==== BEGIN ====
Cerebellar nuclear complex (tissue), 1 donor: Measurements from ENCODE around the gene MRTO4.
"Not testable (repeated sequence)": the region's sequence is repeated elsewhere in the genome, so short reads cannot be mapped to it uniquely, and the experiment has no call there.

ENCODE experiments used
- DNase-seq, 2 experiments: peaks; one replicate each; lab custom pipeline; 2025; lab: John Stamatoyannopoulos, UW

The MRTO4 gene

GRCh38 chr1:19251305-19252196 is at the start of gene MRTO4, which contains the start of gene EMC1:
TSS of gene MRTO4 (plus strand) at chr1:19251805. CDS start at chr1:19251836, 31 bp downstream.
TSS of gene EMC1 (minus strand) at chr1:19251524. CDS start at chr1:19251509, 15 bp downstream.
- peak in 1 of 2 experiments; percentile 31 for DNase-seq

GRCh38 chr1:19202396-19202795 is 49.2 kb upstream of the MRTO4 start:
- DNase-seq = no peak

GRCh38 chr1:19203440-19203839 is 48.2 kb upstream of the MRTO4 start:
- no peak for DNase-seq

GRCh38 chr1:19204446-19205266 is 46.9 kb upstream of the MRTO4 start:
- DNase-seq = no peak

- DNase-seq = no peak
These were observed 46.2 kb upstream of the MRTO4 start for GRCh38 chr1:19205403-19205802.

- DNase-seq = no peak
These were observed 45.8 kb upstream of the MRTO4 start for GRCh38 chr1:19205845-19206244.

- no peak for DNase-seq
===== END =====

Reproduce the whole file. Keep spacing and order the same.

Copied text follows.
Cerebellar nuclear complex (tissue), 1 donor: Measurements from ENCODE around the gene MRTO4.
"Not testable (repeated sequence)": the region's sequence is repeated elsewhere in the genome, so short reads cannot be mapped to it uniquely, and the experiment has no call there.

ENCODE experiments used
- DNase-seq, 2 experiments: peaks; one replicate each; lab custom pipeline; 2025; lab: John Stamatoyannopoulos, UW

The MRTO4 gene

GRCh38 chr1:19251305-19252196 is at the start of gene MRTO4, which contains the start of gene EMC1:
TSS of gene MRTO4 (plus strand) at chr1:19251805. CDS start at chr1:19251836, 31 bp downstream.
TSS of gene EMC1 (minus strand) at chr1:19251524. CDS start at chr1:19251509, 15 bp downstream.
- peak in 1 of 2 experiments; percentile 31 for DNase-seq

GRCh38 chr1:19202396-19202795 is 49.2 kb upstream of the MRTO4 start:
- DNase-seq = no peak

GRCh38 chr1:19203440-19203839 is 48.2 kb upstream of the MRTO4 start:
- no peak for DNase-seq

GRCh38 chr1:19204446-19205266 is 46.9 kb upstream of the MRTO4 start:
- DNase-seq = no peak

- DNase-seq = no peak
These were observed 46.2 kb upstream of the MRTO4 start for GRCh38 chr1:19205403-19205802.

- DNase-seq = no peak
These were observed 45.8 kb upstream of the MRTO4 start for GRCh38 chr1:19205845-19206244.

- no peak for DNase-seq